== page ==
Or you can use scrap sheetmetal and a brake to make the pieces of the drain pan, pop rivet it at the corners to hold it together, then soft solder the seams.

Then start saving your pennies, and when something else breaks in a few years you'll have the reserves to pay for a new unit.
NAPA carries it as spray in bedliner. It's actually quite affordable, and I think it runs cheaper than Lowes or Home Depot.

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Ketira
Ketira

July 18th, 2012, 11:34 am #8

You can save yourself a ton of money and REPAIR the drain pan. That should buy you a few years.

If it isn't too rotten and only has one through hole and a few rusty spots, you can scrape/brush the rust, patch the holes with scraps of sheetmetal and hit it with a layer of Cooler Coating or that Spray Rubber Seal.

(From Home Depot or Lowes NOT The "As seen on TV" stuff - they want triple.)

The hard part is getting the pan in and out - but you can also cheat and cut the front cover to make it far easier without recovering the refrigerant, cutting the lineset and pulling out the coil assembly.

And a square pan for a Horizontal is a lot easier than the "ring" pan for an Up-flow or Down-flow A-Coil, but that just adds to the challenge.

Just remember to Cut NOTHING and not drill or place sheet-metal screws ANYWHERE without knowing what is behind that panel and exactly how far back. Get an inspection mirror to look around the corners and see first. Hearing it going "Psssssssss!!" is an instant FAIL.

If the old pan is too far gone, you find a universal replacement pan, or make one.

Yeah, Make - Find a local plastics shop that has a big Vacuformer, and you can make a form out of 2X4's and Bondo - Or line your old pan with Saran Wrap, fill it with plaster of paris, and *BAM!* Form. File and sand as needed to round the edges and fill the gaps. Heavy ABS Sheet will work fine as the pan, and the pipe fittings for the outgoing drain lines are easy to adapt.

Or you can use scrap sheetmetal and a brake to make the pieces of the drain pan, pop rivet it at the corners to hold it together, then soft solder the seams.

Then start saving your pennies, and when something else breaks in a few years you'll have the reserves to pay for a new unit.
....the refrigerant. It's the old kind, and therefore, it's expensive now, and is going to get even more expensive down the road. (This is what the owner of the company who jump-started it explained to me.)
Since the estimates for 3 types of new ones are under $5K, we've decided to replace the thing. I'll look at that one link someone posted for the Elderly; since Mom is in her mid-70s, we'll take advantage of that. And yes, it's legal; both our names are on the deed to this place, so her doing that is an option. :>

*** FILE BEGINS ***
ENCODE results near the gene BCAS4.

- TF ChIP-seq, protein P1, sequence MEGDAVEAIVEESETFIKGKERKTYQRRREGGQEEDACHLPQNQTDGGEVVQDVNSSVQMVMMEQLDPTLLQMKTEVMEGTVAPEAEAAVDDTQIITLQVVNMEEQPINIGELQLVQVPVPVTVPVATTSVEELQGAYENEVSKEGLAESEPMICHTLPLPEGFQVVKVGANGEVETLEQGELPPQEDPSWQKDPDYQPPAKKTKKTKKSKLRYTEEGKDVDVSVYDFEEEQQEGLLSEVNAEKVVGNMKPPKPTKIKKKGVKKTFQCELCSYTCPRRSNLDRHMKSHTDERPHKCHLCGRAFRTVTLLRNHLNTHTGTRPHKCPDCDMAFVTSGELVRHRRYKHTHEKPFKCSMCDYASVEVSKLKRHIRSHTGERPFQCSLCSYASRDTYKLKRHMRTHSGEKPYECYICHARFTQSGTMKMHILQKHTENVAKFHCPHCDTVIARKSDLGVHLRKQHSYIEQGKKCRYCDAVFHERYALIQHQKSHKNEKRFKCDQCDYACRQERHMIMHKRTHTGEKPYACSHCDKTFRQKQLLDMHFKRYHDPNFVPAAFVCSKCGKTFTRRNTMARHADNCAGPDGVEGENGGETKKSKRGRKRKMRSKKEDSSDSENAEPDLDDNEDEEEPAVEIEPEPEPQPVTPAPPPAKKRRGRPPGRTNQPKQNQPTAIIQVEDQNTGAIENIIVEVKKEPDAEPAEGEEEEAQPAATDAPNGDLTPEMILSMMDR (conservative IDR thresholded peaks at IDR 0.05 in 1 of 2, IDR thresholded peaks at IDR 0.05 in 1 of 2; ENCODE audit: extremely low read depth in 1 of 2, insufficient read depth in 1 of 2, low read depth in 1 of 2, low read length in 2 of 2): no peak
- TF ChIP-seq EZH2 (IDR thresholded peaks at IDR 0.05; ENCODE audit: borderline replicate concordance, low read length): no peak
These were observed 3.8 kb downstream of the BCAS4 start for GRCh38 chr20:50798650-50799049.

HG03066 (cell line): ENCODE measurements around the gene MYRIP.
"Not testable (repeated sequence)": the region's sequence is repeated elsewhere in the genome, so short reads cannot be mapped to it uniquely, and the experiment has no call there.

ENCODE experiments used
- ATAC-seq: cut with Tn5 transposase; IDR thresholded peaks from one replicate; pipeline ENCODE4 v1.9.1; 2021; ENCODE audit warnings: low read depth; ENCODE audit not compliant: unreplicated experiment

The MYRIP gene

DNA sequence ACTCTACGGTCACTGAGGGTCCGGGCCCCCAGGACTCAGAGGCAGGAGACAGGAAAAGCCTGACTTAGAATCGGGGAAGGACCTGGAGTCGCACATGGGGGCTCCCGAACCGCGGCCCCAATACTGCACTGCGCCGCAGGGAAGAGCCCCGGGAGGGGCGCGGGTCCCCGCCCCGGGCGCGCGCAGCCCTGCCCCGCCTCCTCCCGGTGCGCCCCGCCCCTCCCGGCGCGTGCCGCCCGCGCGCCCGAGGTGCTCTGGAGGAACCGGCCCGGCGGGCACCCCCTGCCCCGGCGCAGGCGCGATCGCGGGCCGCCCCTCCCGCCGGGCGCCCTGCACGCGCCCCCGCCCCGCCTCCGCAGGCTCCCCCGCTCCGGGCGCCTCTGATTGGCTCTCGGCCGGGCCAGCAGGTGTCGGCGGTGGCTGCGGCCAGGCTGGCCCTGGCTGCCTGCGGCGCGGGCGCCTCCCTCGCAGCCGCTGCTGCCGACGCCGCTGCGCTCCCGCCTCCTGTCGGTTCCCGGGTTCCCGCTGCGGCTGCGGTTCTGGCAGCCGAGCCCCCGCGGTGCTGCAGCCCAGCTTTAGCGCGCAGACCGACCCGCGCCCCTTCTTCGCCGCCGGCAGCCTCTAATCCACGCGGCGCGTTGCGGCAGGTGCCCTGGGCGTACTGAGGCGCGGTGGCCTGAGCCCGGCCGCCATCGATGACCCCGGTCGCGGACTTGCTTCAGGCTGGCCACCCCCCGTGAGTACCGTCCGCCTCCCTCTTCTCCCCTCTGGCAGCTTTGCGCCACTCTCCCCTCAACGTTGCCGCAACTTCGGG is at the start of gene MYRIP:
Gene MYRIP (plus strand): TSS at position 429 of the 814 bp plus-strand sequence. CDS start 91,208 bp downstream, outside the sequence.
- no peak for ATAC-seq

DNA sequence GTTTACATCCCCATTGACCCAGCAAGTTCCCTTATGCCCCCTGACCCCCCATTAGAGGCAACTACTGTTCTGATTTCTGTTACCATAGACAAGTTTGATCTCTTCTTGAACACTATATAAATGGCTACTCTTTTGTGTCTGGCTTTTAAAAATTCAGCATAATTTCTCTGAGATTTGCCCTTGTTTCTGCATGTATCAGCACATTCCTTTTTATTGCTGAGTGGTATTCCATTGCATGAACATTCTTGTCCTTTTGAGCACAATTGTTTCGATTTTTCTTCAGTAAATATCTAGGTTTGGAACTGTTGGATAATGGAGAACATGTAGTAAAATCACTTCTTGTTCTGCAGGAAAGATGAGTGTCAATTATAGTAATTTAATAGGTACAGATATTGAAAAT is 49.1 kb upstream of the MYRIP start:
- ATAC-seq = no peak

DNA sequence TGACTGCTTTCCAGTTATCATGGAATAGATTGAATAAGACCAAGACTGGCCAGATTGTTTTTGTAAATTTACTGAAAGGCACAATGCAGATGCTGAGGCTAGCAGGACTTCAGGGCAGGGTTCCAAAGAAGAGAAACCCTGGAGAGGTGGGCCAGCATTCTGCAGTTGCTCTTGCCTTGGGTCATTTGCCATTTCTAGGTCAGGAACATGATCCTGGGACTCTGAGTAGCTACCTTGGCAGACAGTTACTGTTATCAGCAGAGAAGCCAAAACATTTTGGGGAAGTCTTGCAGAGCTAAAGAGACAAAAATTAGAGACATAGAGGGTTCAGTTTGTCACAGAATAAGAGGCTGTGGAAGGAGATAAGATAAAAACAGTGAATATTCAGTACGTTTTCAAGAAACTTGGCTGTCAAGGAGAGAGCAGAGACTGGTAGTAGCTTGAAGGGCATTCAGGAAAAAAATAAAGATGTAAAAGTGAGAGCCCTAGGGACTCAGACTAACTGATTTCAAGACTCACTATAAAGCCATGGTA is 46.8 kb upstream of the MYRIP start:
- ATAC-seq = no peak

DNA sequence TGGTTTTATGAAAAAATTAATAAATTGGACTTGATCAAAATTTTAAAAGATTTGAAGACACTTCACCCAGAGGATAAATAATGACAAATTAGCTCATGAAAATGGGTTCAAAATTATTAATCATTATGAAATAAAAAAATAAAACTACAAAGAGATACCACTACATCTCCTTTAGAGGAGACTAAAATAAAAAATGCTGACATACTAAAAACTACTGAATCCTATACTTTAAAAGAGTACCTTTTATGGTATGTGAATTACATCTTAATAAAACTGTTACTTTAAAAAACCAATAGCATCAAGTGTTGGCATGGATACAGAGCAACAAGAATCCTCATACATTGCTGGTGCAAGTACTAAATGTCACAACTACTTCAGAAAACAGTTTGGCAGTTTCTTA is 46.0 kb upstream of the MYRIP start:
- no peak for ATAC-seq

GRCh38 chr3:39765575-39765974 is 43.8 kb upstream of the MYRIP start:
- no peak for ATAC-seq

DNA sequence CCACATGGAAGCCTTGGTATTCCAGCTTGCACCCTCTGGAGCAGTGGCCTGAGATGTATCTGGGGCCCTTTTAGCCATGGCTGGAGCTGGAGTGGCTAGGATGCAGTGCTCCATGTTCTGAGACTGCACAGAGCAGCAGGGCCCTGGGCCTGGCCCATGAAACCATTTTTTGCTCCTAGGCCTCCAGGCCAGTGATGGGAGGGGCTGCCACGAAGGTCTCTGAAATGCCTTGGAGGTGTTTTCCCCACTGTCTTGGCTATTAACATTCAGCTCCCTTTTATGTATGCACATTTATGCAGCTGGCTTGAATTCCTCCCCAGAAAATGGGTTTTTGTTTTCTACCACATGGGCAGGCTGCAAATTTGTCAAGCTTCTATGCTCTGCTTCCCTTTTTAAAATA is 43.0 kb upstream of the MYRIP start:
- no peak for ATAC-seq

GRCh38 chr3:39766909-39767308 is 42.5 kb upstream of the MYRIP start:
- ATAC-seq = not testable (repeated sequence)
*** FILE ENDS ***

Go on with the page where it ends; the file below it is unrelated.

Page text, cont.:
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Ketira
Ketira

July 18th, 2012, 11:41 am #9

It's got a little Chlorine in it (HCFC) but it'll still be legal for a long time - 2032 is the phase-out IIRC.

Where it will help is in the Seasonal Efficiency of the new units - but if you don't have the money to change out the unit in the first place, the savings don't matter. If you have to finance the work, that just sucked up the savings.

Just be glad they didn't get draconian, you can use something totally benign like CO2 as refrigerant - but it's a total and very costly re-engineering of the entire system, the operating pressures are a whole lot higher.
1) This is a company that has been rated very high on Angie's List, and I can see why when the repairman (a/k/a "Comfort Specialist") came out to look at it. That gent nearly tore the handler to pieces in order to look at everything. Not only was the pan leaking, but some of the pipes were freezing up, so he put in some of that R-22? into it to give it a "jump start" until we can replace the whole thing.

Oh, and the not the starting price, but the end price. They took out the FPL rebate, their "instant" rebate (I suppose the companies are doing that to help generate sales), and the cost of the repairs as well.

Mom thought the units were going to be twice that; she was surprised. But she's getting someone else to come out today, so I may cut my comic time short and get groceries before the usual storms hit.
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sleepydawg
sleepydawg

July 18th, 2012, 1:28 pm #10

Man, sounds like a great company. Keep those folks happy! Service like that is worth making a batch of chocolate chip cookies or a pan of brownies as recommended by "Car Talk"!

-Zzzzzz